World Affairs: In a telegram to the German Kaiser, Baron Tschirschky (the German Ambassador to Vienna) confirms that Hungarian premier, Count Tisza, has been brought around to the idea of war, and that the Austro-Hungarian authorities have decided to send an ultimatum to the Serbian government. The text will be ready by 19th July, but a decision has been made to delay issuing it until after the French President, Poincare, finishes his state visit to Russia, to reduce the likelihood of a quick and well coordinated reponse from Russia and France.

http://www.firstworldwar.com/source/julycrisis_kaiserscomments.htm

Exploration: In London’s docklands, the SS “Montcalm” arrives from Manitoba, Canada with a cargo of 99 “endurance dogs”. Each dog has travelled first by freight train from Winnipeg to Manitoba and each is caged individually. They are part of the preparations for Ernest Shackleton’s trans-Antarctic expedition. The “Endurance” will leave Plymouth, bound first for Buenos Aires, on 8th August.

http://www.enduranceobituaries.co.uk/thedogs.htm

Mysteries: The German cargo ship “Werner Kunstmann” founders on the Goswick Sands in England’s northern waters. “Reputed to have been scuppered following reports that she was on route to supply her cargo of iron ore to German factories which had been building up in their preparations for the start of World War 1. All 17crew were saved when the ship ran aground in fine weather on the Goswick sand ridge and was lost”. [The Berwick Advertiser].

http://www.berwick-advertiser.co.uk/news/district-news/then-and-now-german-ship-100-years-after-she-ran-aground-at-goswick-1-3401689

Womens’ Suffrage: Militant suffragette Maude Edwards is released from Perth prison on the grounds that “excitement is injurious to [her] health”.

http://www.scottisharchivesforschools.org/suffragettes/maudeEdwardsSource03.asp

 

8th July 1914 (Wednesday)

BORN TODAY:

~ In Calcutta (now Kolkata) in British India – “Comrade Jyoti Basu, the last surviving member of the first polit bureau of the Communist Party of India (Marxist) (CPIM) and the former Chief Minister of the state of West Bengal” [Proletarian online]

http://www.cpgb-ml.org/index.php?secName=proletarian&subName=display&art=593

~ in Killowen, Kinsale, County Cork, Ireland – Sister Rose (Anne Mary) Lynch, teacher of religion, history, english, french and music [Dominican Sisters of Saint Catherine of Siena Newcastle Natal].

http://dominicansisters.co.uk/november-2/

~ In Pittsburgh, PA – William Clarence (“Billy”) Eckstein – “the first African-American singing idol” [NNDB].

http://www.nndb.com/people/912/000047771/

In Grand Rapids, Michigan – Barbara Louise Karduz, daughter, wife, mother, grandmother.

http://www.wittichfuneralhome.com/obituary/125611/Barbara-Kardux/

Womens’ suffrage:  From the Glasgow Herald, 9th July 1914:

“A dastardly attempt was made in the early hours of yesterday morning by suffragists to fire and blow up Burns’s Cottage, Alloway, the birthplace of the national poet, which is annually visited by thousands of pilgrims from all parts of the world. The attempted outrage was fortunately frustrated by the timely appearance on the scene of the night watchman, but the fact that an attempt was made to destroy a shrine that Scotsmen in all parts of the world regard as sacred has roused in the locality the most intense indignation.”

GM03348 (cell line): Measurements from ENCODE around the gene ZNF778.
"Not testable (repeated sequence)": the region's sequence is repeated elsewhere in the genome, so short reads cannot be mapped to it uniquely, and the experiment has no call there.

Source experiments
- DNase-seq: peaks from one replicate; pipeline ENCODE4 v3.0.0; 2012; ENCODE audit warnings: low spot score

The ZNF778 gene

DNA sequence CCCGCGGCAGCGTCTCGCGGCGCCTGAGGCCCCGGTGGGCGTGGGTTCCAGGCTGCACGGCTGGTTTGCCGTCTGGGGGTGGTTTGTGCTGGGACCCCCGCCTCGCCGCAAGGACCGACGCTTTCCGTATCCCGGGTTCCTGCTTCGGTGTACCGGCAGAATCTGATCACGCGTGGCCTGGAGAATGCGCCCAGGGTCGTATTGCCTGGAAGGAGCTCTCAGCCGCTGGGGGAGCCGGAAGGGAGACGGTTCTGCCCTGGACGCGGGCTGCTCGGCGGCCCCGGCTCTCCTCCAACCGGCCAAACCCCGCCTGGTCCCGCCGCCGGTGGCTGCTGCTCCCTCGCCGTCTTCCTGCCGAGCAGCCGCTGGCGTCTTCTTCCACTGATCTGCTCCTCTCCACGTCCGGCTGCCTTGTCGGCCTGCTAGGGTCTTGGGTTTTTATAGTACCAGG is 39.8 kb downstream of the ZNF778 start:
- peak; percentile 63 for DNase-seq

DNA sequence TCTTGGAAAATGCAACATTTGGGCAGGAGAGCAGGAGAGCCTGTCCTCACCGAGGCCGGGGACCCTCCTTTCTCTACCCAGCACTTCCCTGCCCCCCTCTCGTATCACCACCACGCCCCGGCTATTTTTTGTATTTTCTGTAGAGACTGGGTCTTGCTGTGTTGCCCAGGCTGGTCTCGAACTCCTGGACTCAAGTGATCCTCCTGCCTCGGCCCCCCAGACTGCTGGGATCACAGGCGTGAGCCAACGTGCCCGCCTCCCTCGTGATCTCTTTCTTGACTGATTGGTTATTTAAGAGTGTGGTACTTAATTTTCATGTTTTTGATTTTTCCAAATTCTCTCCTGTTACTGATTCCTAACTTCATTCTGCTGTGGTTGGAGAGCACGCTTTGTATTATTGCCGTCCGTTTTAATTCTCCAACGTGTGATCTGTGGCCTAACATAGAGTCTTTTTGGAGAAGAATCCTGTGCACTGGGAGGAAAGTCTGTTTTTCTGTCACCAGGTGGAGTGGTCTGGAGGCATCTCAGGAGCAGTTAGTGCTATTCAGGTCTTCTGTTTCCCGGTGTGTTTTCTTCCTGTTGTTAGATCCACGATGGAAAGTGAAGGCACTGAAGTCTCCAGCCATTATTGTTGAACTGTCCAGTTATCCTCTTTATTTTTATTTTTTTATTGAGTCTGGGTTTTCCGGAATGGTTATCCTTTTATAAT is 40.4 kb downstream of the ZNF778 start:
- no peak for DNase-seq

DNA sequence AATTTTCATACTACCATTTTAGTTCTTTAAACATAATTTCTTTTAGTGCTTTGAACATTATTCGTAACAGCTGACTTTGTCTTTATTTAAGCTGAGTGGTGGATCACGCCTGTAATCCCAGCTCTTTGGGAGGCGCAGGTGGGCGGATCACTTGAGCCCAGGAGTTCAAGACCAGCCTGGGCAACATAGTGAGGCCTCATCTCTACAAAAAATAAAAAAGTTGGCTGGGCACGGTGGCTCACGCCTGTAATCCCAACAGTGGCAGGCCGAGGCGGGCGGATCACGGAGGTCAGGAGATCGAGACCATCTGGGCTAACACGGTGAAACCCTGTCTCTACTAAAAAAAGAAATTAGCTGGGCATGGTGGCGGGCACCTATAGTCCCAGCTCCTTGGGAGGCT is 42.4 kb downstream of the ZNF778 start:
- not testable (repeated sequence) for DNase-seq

After further investigation the arsonist, Janet Parker, is discovered to be the niece of the First Earl Kitchener, soon to be appointed the UK’s Secretary of State (Minister) for War.

http://digital.nls.uk/scotlandspages/timeline/1914.html

 

3rd July 1914 (Friday)

BORN TODAY: in London – Leueen MacGrath, London and Broadway actress.

http://en.wikipedia.org/wiki/Leueen_MacGrath

~ Also Marmaduke Pattle, South African and Royal (British) Air Force fighter pilot shot down and killed in action near Athens, Greece, in April 1941, aged 26.

http://spartacus-educational.com/2WWpattleM.htm

World Affairs: At the Simla conference in India, where the British are attempting to separate China and Tibet, the Chinese representative refuses to sign the final accord, which is signed only by Britain and Tibet.

http://en.wikisource.org/wiki/Simla_Accord_(1914)

Women’s suffrage: In Edinburgh’s Sheriff Court there are “stormy scenes” as suffragette Maude Edwards is charged with slashing a portrait of the King in the Royal Scottish Academy. Later in the day she is admitted to Perth Prison.

http://www.scottisharchivesforschools.org/suffragettes/maudeEdwardsSource02.asp

http://www.scottisharchivesforschools.org/suffragettes/maudeEdwardsSource03.asp

24th June 1914 (Wednesday)

BORN TODAY: Cecile Pearl Witherington (later Corniole), Alias “Agent Wrestler” – British spy, codename “Marie” who parachuted (back) into France in September 1943. Recommended for a military cross after the war, but ineligible on the grounds of her gender. Offered the (civil) MBE medal, she refused it, with the comment: “there was nothing remotely ‘civil’ about what I did.” [Wikipedia].

http://en.wikipedia.org/wiki/Pearl_Witherington

http://www.amazon.co.uk/Code-Name-Pauline-Memoirs-Special-ebook/dp/B00DQ75NQA/ref=sr_1_2?s=digital-text&ie=UTF8&qid=1402417842&sr=1-2&keywords=pauline

Women’s suffrage: In Nottingham, in England’s Midlands, the King and Queen are visiting the local lace market as part of a three day tour.  Suffragette Irene/ Eileen Casey, already wanted by the police, is arrested nearby in possession of explosives, fusewire, detonators and a map showing the main area of the Royal visit.

http://womenshistorynetwork.org/blog/?p=2591